After dislodging the Taliban from Kabul, the U.S.-led coalition began working with their warlord allies to rebuild Bagram, first with temporary structures that then turned permanent. Its growth was explosive, eventually swallowing up roughly 30 square miles.

“The closure of Bagram is a major symbolic and strategic victory for the Taliban,” said Bill Roggio, senior fellow at the Foundation for the Defense of Democracies.

“If the Taliban is able to take control of the base, it will serve as anti-U.S. propaganda fodder for years to come,” said Roggio who is also editor of the foundation’s Long War Journal.

It would also be a military windfall.

The enormous base has two runways. The most recent, at 12,000 feet long, was built in 2006 at a cost of $96 million. There are 110 revetments, which are basically parking spots for aircraft, protected by blast walls. GlobalSecurity, a security think tank, says Bagram includes three large hangars, a control tower and numerous support buildings. The base has a 50-bed hospital with a trauma bay, three operating theaters and a modern dental clinic. There are also fitness centers and fast food restaurants. Another section houses a prison, notorious and feared among Afghans.

Jonathan Schroden, of the U.S.-based research and analysis organization CNA, estimates that well over 100,000 people spent significant time at Bagram over the past two decades. “Bagram formed a foundation for the wartime experience of a large fraction of U.S. military members and contractors who served in Afghanistan,” said Schroden, director of CNA’s Center for Stability and Development.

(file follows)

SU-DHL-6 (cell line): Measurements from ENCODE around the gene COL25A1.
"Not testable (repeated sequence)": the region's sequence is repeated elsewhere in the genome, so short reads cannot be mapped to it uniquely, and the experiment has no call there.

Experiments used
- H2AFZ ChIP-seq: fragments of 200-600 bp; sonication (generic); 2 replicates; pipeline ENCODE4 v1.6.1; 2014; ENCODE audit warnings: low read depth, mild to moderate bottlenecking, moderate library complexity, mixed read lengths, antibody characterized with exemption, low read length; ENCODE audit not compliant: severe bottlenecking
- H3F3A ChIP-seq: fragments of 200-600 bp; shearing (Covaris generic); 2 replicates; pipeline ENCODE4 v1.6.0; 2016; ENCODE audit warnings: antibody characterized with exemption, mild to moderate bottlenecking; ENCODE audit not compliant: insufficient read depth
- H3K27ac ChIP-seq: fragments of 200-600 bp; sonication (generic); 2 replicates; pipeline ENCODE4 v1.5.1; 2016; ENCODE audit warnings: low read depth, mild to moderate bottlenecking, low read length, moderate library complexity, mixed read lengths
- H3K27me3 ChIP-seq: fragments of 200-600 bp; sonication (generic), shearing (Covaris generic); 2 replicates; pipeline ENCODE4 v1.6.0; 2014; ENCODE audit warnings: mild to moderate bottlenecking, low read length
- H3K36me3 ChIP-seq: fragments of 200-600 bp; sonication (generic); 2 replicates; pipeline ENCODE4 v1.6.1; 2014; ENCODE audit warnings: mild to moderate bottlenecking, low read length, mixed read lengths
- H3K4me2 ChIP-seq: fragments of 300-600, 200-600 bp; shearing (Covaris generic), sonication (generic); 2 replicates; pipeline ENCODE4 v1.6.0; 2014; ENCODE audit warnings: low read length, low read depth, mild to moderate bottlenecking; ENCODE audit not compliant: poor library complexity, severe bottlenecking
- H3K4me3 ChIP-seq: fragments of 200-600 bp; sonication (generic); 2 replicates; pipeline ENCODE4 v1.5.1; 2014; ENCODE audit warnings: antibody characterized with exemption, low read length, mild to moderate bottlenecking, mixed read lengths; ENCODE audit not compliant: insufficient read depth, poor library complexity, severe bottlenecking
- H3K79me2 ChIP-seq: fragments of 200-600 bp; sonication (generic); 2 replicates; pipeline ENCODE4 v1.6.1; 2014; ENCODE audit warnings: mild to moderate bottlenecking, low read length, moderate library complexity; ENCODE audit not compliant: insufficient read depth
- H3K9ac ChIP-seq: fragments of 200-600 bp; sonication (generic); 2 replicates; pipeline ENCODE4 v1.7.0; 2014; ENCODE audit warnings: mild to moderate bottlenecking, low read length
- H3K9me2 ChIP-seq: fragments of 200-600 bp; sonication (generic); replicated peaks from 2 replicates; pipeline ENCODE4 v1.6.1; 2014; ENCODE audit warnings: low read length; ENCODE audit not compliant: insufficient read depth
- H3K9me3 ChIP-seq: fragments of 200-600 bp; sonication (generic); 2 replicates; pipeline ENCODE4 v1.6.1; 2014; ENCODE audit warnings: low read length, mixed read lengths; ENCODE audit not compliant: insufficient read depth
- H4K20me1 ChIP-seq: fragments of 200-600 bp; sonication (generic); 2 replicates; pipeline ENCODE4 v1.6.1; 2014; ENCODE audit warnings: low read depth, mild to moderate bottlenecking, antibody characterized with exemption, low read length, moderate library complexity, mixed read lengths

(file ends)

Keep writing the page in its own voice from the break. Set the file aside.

“The departure of the last U.S. troops from there will likely serve as the final turn of the page for many of these folks with respect to their time in that country,” he said.

For Afghans in Bagram district, a region of more than 100 villages supported by orchards and farming fields, the base has been a major supplier of employment. The U.S. withdrawal effects nearly every household, said Darwaish Raufi, district governor.

The Americans have been giving the Afghan military some weaponry and other material. Anything else that they are not taking, they are destroying and selling it to scrap dealers around Bagram. U.S. officials say they must ensure nothing usable can ever fall into Taliban hands.